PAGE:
By William Carter

Photographer, Author, Jazz Musician

Gone Tomorrow?

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Musings on Permanence/Impermanence

Rhyolite, Nevada 1970

In a nation often characterized by its frontier past, the zest for the Now has always contended with its opposite: the urge to constellate older, permanent values. Centuries of the wide open West brought us the enduring myth of cowboy who roamed freely across open spaces but whose assignment was often to save a threatened town. Trappers, miners and farmers kept moving on to the next big thing. Less romanticized, other farmers and their town-dwelling cousins put down roots, planting for permanence.

Today the theme lives on in other forms, such as in the struggle between development and preservation. Or between the risks of global thinking and the reassurances of old-time religion.  Universally, man struggles for immortality against his evident mortality.

My first two books – Ghost Towns of the West and Middle West Country – probed America’s frontier tensions in detail. My most recent one, Causes and Spirits, is a photographic art book of worldwide scope; yet it, too, explores the contest between “dust to dust” on the one hand, and surpassing vision on the other. Threaded through the book in varying dimensions, the underlying polarity can be summed up here in two images involving the widespread deployment of Greek classical architecture. References to a shared European ancestry and taste, such structures served as emblems of a hoped-for permanence as America unfurled its banner westward.

Northern Minnesota, 1973

Some dreams were broken. Some dreams survived.

Copyright statement: William Carter papers, © Stanford University Libraries. Click here for a detailed usage guide.

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Written by bywilliamcarter

November 14, 2018 at 9:55 am

Those Teens Part 8

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With the present series of posts. I bring together photographs made from 1958 to 2014 — 56 years — highlighting teenagers from cultures worldwide. Where it is sometimes not obvious if someone is technically a teen, or a bit younger or older, I have opted to be inclusive.

Wide differences of time and place, class and society are obvious in this series. More and more, though, my way of seeing has been to look past the external differences — toward the humanity, the soul that unites.

teens8.1Yemen, c. 1965

teens8.2Gaza, c. 1993

teens8.3California, c. 1972

teens8.4Indiana, c. 1972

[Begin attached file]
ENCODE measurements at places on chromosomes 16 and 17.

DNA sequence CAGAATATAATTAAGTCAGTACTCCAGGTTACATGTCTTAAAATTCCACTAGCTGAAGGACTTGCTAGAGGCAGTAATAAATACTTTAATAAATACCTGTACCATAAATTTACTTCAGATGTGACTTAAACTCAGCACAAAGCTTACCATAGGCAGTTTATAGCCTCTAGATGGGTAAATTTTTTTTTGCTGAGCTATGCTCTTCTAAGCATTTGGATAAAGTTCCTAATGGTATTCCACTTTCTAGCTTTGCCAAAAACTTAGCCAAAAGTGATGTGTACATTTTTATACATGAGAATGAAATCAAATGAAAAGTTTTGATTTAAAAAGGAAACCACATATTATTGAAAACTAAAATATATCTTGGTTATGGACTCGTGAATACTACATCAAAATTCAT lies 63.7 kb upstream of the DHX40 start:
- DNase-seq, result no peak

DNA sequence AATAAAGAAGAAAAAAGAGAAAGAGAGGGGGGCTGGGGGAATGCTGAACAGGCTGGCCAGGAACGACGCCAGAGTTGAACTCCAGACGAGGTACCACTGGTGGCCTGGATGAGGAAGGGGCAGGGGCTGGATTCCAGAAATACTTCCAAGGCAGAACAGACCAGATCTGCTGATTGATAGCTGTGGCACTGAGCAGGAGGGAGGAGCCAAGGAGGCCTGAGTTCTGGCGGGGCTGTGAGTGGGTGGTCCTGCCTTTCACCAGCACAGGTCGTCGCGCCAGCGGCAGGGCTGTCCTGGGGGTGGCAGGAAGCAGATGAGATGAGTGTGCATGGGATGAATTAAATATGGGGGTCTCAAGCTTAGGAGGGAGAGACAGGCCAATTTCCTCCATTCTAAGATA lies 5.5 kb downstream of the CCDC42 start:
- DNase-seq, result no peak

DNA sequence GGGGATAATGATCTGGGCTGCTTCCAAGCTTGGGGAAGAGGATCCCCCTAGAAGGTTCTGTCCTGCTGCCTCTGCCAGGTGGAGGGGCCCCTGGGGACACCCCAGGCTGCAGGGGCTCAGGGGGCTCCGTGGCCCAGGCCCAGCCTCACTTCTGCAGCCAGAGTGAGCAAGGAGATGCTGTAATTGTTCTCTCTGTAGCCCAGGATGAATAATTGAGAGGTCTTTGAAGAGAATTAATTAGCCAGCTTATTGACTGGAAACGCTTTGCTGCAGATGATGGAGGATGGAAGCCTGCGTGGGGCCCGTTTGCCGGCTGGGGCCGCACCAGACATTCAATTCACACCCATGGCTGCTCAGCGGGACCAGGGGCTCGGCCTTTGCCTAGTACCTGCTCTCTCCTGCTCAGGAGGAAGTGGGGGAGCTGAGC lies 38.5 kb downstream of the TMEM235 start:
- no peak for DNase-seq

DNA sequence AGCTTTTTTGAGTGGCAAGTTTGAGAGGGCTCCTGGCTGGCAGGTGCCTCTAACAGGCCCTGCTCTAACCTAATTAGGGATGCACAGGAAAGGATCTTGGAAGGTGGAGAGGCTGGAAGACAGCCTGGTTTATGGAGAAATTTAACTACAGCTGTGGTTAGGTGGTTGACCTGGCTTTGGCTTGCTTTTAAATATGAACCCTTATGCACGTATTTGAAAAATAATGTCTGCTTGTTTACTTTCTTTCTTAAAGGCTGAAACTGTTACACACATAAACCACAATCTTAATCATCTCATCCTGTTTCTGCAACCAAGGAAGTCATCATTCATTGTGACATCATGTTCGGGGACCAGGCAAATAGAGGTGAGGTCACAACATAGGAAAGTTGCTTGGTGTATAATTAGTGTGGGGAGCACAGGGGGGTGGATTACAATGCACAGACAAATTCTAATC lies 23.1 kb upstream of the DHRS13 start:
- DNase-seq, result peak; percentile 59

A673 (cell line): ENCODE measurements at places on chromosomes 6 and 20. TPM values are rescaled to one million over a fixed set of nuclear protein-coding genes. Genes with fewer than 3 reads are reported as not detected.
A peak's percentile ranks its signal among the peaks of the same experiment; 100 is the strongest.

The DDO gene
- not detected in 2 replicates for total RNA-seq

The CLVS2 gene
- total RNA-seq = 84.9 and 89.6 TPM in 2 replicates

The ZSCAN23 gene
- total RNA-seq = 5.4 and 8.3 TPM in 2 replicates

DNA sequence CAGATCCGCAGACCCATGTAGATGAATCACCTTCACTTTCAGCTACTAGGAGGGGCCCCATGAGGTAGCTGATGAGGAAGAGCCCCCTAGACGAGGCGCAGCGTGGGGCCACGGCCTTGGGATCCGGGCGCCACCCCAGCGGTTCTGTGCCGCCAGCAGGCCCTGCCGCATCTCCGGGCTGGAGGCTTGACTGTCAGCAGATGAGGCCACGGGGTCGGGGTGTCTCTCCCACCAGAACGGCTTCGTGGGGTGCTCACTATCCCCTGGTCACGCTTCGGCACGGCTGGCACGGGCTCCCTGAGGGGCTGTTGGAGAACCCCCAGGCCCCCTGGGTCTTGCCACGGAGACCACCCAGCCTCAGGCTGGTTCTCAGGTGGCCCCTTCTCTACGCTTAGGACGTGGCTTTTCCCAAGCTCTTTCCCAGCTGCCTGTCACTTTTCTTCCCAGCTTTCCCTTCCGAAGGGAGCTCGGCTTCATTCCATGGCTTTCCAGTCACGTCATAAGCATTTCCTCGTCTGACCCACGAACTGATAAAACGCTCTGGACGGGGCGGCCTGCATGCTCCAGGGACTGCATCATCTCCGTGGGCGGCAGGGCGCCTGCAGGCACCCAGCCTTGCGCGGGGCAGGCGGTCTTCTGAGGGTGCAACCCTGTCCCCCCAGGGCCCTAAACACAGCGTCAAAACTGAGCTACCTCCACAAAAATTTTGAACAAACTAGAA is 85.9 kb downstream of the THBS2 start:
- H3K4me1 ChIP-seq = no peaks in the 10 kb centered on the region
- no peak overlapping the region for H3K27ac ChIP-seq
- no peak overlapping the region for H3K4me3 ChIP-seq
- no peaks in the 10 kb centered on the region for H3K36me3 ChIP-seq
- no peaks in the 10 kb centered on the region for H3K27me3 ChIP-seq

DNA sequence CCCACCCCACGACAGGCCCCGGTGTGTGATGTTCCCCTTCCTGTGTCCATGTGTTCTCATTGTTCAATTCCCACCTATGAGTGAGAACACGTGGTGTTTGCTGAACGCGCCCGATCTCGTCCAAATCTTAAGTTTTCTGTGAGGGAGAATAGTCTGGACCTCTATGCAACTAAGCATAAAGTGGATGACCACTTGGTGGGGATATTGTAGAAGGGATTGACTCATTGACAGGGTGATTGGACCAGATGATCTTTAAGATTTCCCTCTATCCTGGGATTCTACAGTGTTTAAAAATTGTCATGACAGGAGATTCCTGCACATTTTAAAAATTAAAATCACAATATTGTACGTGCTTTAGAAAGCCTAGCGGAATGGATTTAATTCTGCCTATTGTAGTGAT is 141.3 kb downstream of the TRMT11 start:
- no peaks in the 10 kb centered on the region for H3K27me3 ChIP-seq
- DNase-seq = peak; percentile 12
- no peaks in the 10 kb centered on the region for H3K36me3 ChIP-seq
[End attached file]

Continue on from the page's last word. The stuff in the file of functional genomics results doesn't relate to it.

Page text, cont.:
teens8.5Washington, c. 1962

teens8.6Illinois, c. 1973

teens8.7California, c. 1970

Copyright statement: William Carter papers, © Stanford University Libraries. Click here for a detailed usage guide.

Written by bywilliamcarter

November 2, 2018 at 12:00 pm

THEN AS NOW?

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When I saw the online New York Times piece this morning (above), October 28, 2018, featuring the stunning Yemen photographs by Tyler Hicks, my aching heart made me want to do something: then the heart messaged the brain that 54 years ago I had gone, as a young photojournalist, to a little-known, impoverished war zone called Yemen. This was at the invitation of a veteran New York Times Middle East Bureau Chief named Dana Adams Schmidt. An under-publicized, savage, tribal civil war was going on. One side was sponsored by Egypt, its arms supplied by the Soviet Union; the other side was supplied by Saudi Arabia, with its plentiful supply of American arms (sound familiar?).

Although Dana and I were unable to reach the combat zone, unsubstantiated rumors were circulating that the U.S.-made fighter jets were raining down a fairly new, horrifying kind of chemical weapon called napalm on the northern Yemeni tribesmen. (Before long napalm would become well known to the American public due to its widespread use in Vietnam.) A few weeks after our New York Times-based visit, a colleague, correspondent Dick Beeston of the London Daily Telegraph, nearly got himself killed traveling to northern Yemen where he searched for, and eventually found, and carried home, a piece of shrapnel quickly identified by experts as part of an American-made napalm shell.